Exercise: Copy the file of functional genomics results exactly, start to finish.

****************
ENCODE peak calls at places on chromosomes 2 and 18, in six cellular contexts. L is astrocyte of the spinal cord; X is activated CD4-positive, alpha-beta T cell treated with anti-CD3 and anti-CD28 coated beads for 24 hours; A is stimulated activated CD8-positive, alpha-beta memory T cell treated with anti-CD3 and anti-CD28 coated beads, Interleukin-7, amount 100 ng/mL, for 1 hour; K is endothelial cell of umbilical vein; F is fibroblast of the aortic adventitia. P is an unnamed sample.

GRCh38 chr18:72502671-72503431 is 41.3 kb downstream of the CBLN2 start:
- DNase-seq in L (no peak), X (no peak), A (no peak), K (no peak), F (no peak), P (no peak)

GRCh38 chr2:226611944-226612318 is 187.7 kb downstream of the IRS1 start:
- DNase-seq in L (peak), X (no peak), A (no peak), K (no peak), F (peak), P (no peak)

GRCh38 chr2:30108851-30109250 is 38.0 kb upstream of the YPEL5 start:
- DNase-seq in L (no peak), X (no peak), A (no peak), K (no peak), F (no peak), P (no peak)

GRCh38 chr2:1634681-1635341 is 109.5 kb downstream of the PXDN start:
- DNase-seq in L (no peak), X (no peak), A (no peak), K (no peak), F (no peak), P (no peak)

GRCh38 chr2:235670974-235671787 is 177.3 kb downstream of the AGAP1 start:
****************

ENCODE peak calls at places on chromosomes 2 and 18, in six cellular contexts. L is astrocyte of the spinal cord; X is activated CD4-positive, alpha-beta T cell treated with anti-CD3 and anti-CD28 coated beads for 24 hours; A is stimulated activated CD8-positive, alpha-beta memory T cell treated with anti-CD3 and anti-CD28 coated beads, Interleukin-7, amount 100 ng/mL, for 1 hour; K is endothelial cell of umbilical vein; F is fibroblast of the aortic adventitia. P is an unnamed sample.

GRCh38 chr18:72502671-72503431 is 41.3 kb downstream of the CBLN2 start:
- DNase-seq in L (no peak), X (no peak), A (no peak), K (no peak), F (no peak), P (no peak)

GRCh38 chr2:226611944-226612318 is 187.7 kb downstream of the IRS1 start:
- DNase-seq in L (peak), X (no peak), A (no peak), K (no peak), F (peak), P (no peak)

GRCh38 chr2:30108851-30109250 is 38.0 kb upstream of the YPEL5 start:
- DNase-seq in L (no peak), X (no peak), A (no peak), K (no peak), F (no peak), P (no peak)

GRCh38 chr2:1634681-1635341 is 109.5 kb downstream of the PXDN start:
- DNase-seq in L (no peak), X (no peak), A (no peak), K (no peak), F (no peak), P (no peak)

GRCh38 chr2:235670974-235671787 is 177.3 kb downstream of the AGAP1 start: